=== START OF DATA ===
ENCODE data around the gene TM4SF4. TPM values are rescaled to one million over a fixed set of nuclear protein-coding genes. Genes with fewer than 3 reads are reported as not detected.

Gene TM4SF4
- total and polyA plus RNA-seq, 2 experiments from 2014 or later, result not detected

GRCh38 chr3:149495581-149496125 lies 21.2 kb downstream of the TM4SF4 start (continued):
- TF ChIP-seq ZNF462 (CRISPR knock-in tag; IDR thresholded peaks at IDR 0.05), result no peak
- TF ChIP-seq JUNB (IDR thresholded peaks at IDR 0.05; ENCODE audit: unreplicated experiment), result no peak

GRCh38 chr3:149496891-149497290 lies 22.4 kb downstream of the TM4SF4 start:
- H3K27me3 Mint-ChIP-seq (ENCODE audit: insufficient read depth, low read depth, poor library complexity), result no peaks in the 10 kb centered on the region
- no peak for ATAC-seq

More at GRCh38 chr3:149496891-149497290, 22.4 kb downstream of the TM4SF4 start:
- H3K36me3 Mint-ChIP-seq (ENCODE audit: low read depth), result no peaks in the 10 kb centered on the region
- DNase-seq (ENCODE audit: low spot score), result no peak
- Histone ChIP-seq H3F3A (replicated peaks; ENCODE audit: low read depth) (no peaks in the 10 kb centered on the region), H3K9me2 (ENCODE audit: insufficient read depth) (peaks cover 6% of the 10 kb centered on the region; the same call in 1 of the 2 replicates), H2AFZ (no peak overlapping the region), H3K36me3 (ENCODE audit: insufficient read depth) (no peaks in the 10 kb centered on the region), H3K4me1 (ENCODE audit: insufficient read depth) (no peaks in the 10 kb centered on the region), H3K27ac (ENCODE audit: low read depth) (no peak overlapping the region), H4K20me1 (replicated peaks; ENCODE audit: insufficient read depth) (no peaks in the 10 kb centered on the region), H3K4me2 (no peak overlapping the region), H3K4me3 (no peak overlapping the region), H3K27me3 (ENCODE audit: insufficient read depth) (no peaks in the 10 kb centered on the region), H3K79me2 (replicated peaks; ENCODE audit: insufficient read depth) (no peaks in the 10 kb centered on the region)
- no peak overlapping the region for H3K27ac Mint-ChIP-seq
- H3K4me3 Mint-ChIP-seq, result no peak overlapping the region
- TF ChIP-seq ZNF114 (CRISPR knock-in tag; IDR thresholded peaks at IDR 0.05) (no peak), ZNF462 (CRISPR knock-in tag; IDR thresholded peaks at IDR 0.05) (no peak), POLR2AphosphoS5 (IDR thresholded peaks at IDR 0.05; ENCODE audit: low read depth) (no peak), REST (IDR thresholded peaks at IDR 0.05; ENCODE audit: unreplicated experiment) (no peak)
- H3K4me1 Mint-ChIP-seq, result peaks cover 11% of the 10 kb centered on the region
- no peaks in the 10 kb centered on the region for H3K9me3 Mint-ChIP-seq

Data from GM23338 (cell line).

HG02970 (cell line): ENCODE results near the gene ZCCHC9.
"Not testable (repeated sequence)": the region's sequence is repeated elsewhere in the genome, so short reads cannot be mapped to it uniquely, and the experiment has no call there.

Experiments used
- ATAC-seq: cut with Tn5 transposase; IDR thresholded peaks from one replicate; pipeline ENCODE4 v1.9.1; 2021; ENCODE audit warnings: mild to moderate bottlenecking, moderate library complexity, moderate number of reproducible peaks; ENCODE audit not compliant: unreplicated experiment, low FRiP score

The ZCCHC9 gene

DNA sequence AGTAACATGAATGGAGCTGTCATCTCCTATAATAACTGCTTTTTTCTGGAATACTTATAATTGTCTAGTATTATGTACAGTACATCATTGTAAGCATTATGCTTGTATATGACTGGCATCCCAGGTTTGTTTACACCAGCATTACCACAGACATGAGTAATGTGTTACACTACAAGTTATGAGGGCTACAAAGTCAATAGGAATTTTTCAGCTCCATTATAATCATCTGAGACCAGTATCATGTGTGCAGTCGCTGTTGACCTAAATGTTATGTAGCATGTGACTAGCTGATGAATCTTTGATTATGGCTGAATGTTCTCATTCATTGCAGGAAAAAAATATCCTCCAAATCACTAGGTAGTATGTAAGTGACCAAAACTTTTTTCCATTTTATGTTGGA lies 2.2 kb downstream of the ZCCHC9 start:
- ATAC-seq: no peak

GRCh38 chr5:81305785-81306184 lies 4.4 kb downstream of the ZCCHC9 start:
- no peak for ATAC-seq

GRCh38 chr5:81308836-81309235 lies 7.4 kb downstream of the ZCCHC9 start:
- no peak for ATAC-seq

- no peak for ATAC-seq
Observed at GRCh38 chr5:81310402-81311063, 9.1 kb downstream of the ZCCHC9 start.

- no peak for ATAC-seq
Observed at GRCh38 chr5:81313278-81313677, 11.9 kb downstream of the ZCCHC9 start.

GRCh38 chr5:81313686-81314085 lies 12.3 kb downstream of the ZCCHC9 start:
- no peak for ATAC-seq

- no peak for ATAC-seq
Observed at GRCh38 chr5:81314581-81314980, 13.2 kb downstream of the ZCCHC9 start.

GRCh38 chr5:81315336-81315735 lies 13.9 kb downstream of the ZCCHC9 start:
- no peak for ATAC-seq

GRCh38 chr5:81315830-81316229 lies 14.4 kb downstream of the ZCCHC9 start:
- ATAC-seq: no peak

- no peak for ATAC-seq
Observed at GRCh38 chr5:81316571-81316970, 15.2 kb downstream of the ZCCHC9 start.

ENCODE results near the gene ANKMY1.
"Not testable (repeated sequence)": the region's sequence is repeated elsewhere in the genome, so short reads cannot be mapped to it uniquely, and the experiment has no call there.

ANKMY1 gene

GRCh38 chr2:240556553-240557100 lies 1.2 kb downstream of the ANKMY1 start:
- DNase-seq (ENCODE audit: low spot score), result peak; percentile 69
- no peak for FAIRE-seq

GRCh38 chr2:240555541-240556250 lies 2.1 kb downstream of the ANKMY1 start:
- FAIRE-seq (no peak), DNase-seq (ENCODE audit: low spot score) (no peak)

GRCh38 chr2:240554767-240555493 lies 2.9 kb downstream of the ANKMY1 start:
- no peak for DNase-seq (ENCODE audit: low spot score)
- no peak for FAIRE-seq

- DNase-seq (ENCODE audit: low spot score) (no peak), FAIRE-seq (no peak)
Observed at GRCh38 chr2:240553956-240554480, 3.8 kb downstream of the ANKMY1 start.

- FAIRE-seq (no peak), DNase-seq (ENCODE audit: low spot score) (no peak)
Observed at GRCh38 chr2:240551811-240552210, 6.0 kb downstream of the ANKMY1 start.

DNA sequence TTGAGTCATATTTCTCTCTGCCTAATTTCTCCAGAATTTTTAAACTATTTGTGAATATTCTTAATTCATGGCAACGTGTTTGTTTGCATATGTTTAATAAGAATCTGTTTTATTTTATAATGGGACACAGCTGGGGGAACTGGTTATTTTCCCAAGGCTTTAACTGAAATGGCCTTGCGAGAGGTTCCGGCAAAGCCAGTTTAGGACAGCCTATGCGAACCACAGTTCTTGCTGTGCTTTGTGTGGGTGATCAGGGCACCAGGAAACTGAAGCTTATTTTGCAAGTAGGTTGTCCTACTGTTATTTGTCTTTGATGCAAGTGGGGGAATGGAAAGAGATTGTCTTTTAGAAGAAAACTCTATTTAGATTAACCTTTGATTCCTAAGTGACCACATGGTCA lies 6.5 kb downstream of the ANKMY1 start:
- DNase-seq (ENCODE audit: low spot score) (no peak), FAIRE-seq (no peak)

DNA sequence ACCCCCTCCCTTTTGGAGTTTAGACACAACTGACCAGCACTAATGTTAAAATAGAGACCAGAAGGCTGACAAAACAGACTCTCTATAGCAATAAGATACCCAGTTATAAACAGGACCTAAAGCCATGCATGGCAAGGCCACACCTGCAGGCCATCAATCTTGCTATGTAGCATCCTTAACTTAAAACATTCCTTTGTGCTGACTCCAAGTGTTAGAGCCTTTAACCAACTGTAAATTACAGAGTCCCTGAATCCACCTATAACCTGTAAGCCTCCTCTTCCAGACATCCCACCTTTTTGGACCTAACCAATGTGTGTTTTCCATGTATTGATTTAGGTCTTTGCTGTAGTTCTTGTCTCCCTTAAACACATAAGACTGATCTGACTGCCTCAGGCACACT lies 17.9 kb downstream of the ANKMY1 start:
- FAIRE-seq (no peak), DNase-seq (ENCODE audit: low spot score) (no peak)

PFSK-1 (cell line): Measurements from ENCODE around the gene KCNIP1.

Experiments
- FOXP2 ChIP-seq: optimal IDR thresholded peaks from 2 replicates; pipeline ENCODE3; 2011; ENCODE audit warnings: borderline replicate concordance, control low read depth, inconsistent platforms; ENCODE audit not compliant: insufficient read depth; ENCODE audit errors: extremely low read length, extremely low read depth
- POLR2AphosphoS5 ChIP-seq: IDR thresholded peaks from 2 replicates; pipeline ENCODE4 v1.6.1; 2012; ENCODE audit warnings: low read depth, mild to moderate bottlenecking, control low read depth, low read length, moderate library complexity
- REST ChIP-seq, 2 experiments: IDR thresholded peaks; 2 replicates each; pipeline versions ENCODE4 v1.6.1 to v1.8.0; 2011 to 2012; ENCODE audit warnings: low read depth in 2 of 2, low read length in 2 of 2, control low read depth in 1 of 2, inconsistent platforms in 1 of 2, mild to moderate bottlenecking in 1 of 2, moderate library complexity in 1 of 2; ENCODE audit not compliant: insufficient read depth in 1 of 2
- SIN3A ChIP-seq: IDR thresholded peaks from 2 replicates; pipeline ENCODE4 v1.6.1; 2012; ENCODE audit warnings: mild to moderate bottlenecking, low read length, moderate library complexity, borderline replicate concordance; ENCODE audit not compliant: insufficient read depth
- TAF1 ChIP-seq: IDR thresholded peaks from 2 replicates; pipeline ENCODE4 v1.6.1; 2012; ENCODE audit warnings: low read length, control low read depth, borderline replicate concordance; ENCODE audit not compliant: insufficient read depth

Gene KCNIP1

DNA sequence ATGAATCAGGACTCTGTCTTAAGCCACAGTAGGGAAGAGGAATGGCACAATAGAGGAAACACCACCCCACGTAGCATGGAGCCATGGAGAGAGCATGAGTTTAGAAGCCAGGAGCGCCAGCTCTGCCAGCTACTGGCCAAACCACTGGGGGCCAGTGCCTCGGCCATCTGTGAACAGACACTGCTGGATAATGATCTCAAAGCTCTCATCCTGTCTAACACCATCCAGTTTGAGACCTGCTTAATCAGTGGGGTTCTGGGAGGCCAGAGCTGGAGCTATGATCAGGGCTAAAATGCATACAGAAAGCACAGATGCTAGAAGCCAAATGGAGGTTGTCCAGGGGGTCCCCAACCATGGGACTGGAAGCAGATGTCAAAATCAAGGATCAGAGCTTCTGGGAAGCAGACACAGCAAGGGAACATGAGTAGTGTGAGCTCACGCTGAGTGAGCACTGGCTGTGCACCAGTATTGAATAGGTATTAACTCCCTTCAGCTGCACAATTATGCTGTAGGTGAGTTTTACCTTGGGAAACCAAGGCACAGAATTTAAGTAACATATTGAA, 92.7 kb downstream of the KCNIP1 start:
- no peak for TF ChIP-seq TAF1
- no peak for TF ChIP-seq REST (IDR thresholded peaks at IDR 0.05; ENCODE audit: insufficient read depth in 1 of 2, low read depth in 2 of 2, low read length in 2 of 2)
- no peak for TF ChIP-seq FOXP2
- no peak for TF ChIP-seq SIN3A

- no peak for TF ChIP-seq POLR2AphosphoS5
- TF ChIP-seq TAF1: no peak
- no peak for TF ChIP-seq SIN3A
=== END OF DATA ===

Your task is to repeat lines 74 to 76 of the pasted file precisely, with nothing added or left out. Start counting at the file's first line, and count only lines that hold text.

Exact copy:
- no peak for TF ChIP-seq REST (IDR thresholded peaks at IDR 0.05; ENCODE audit: insufficient read depth in 1 of 2, low read depth in 2 of 2, low read length in 2 of 2)
- no peak for TF ChIP-seq FOXP2
- no peak for TF ChIP-seq SIN3A